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Critical Essay | Critical Essay by T. S. Eliot

This literature criticism consists of approximately 12 pages of analysis & critique of Critical Essay by T. S. Eliot.
This section contains 3,444 words
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Critical Essay by T. S. Eliot

SOURCE: "Wilkie Collins and Dickens," in Selected Essays, Harcourt, Brace and Company, 1932, pp. 409–18.

In the essay that follows, Eliot discusses melodramatic elements in the novels of Dickens and Collins.

It is to be hoped that some scholarly and philosophic critic of the present generation may be inspired to write a book on the history and aesthetic of melodrama. The golden age of melodrama passed, it is true, before any person living was aware of its existence: in the very middle of the last century. But there are many living who are not too young to remember the melodramatic stage before the cinema replaced it; who have sat entranced, in the front stalls of local or provincial theatres, before some representation of East Lynne, or The White Slave, or No Mother to Guide Her; and who are not too...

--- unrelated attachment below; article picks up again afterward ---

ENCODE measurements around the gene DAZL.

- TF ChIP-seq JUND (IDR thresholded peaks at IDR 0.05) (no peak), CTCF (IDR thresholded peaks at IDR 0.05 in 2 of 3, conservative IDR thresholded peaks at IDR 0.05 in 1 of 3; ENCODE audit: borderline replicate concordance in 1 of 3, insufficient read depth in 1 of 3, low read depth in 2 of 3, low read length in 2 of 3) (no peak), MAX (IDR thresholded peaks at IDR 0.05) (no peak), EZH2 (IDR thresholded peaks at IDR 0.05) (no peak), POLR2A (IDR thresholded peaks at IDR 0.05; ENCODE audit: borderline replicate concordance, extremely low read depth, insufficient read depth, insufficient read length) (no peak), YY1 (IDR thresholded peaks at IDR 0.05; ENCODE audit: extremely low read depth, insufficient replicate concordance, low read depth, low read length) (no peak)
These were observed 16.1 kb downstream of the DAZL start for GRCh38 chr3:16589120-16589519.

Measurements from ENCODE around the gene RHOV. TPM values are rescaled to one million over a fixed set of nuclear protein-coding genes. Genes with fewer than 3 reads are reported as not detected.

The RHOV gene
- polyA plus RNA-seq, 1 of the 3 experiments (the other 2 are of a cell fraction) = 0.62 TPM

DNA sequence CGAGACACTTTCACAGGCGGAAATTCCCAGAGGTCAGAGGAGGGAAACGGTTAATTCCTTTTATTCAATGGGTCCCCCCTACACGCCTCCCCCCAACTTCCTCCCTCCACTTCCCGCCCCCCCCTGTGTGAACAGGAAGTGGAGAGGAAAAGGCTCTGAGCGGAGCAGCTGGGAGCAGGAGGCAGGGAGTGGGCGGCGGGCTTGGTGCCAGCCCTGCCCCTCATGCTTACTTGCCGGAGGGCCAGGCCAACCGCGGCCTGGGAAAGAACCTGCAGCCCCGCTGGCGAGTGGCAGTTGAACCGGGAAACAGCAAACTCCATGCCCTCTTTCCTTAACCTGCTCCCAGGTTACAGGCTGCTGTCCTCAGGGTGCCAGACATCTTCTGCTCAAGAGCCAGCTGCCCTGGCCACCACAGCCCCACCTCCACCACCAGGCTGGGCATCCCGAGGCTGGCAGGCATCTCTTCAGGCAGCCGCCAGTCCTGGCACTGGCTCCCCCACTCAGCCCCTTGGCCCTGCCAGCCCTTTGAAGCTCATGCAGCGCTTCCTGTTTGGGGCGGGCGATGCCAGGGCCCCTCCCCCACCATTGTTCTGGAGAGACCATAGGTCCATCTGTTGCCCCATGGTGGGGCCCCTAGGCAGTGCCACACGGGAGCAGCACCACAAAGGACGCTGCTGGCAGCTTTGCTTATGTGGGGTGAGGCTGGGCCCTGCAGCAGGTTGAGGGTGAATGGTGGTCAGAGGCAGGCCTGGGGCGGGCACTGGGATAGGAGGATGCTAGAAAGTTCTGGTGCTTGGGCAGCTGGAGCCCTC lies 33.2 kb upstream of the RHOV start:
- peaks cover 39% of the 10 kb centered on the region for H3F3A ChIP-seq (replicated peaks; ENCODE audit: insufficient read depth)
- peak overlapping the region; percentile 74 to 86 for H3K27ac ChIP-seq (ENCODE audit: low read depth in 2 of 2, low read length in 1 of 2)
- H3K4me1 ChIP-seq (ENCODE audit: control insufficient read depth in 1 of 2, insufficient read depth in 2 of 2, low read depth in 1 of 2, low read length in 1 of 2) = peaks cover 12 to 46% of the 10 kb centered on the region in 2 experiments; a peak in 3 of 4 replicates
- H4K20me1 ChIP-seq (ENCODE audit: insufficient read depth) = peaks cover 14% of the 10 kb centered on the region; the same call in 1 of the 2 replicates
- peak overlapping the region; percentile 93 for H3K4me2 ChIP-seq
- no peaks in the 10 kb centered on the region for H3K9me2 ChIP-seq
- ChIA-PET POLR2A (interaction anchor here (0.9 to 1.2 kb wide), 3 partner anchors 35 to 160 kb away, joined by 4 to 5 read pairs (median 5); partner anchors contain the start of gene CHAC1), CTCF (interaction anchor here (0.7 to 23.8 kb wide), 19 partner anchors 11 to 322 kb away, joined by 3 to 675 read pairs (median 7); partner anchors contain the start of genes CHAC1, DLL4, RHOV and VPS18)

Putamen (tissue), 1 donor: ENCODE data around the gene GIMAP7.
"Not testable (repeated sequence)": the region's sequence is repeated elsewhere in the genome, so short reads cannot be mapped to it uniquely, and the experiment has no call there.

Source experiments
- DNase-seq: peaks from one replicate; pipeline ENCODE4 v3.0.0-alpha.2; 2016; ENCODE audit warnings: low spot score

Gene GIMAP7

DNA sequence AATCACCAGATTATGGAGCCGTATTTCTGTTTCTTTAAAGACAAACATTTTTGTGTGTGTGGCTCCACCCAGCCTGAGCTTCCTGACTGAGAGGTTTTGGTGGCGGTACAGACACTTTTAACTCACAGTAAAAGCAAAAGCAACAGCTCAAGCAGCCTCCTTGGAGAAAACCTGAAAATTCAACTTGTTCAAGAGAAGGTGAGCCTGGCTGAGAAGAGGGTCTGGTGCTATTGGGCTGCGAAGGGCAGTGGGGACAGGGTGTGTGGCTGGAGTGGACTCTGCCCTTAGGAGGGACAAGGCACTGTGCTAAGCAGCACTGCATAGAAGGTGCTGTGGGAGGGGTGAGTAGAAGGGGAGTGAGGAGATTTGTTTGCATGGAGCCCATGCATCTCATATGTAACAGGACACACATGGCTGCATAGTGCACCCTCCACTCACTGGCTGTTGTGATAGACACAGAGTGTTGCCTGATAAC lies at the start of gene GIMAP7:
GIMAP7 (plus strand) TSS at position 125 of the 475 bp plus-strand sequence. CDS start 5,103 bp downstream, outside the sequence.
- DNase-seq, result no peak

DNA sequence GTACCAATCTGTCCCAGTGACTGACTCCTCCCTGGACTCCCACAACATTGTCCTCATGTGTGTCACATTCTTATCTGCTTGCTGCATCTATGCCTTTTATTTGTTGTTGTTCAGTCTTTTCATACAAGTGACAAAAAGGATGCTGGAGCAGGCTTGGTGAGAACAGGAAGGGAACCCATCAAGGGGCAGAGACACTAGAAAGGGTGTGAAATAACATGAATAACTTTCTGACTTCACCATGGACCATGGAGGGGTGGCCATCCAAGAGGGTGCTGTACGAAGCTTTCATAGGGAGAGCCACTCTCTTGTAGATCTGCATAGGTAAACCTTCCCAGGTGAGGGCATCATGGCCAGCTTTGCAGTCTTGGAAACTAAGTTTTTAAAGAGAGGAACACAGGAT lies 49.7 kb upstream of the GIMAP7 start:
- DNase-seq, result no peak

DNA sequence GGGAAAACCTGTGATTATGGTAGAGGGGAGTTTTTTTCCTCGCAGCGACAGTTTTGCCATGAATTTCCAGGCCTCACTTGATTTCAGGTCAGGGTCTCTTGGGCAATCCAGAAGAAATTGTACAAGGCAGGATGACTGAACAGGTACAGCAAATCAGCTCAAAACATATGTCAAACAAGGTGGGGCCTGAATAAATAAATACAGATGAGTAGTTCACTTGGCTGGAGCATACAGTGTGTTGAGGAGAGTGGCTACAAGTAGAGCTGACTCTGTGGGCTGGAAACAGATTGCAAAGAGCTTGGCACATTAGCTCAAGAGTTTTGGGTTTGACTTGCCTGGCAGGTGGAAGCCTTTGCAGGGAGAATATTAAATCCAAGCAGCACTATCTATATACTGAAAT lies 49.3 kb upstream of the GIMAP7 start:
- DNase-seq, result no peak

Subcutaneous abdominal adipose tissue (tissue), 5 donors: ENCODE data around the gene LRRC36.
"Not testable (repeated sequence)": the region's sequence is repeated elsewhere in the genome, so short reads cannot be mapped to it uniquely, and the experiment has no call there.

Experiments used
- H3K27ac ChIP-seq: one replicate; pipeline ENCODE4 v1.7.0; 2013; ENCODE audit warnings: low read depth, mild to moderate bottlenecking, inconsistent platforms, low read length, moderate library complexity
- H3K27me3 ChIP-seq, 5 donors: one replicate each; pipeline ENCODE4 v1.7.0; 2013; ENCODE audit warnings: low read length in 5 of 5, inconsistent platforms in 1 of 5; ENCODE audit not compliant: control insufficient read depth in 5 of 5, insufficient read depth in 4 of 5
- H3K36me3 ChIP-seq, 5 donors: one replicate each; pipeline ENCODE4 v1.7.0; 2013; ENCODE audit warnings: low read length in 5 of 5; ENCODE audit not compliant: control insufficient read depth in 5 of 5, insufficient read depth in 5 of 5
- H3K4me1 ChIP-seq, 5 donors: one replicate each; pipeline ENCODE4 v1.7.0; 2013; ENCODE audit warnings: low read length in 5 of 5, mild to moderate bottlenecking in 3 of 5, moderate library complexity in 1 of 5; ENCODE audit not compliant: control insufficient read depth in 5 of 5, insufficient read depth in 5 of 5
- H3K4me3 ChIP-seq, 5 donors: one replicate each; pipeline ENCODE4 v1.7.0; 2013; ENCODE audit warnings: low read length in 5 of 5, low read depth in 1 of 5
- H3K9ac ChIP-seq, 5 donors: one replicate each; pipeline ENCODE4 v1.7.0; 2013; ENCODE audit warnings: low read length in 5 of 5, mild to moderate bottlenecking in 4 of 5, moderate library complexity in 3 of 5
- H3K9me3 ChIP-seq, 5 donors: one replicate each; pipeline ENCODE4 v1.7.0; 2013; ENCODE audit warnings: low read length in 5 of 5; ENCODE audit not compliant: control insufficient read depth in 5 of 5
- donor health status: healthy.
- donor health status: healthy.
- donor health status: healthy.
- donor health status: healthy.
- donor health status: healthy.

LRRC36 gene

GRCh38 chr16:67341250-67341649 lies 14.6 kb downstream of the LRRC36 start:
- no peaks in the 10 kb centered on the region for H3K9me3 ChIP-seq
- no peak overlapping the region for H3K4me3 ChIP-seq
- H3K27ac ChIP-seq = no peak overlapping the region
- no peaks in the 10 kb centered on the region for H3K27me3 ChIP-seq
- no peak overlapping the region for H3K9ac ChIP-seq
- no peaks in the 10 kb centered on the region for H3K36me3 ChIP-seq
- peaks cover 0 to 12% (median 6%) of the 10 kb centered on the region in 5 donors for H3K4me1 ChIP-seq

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This section contains 3,444 words
(approx. 12 pages at 300 words per page)
Purchase our Critical Essay by T. S. Eliot - Critical Essay by T. S. Eliot
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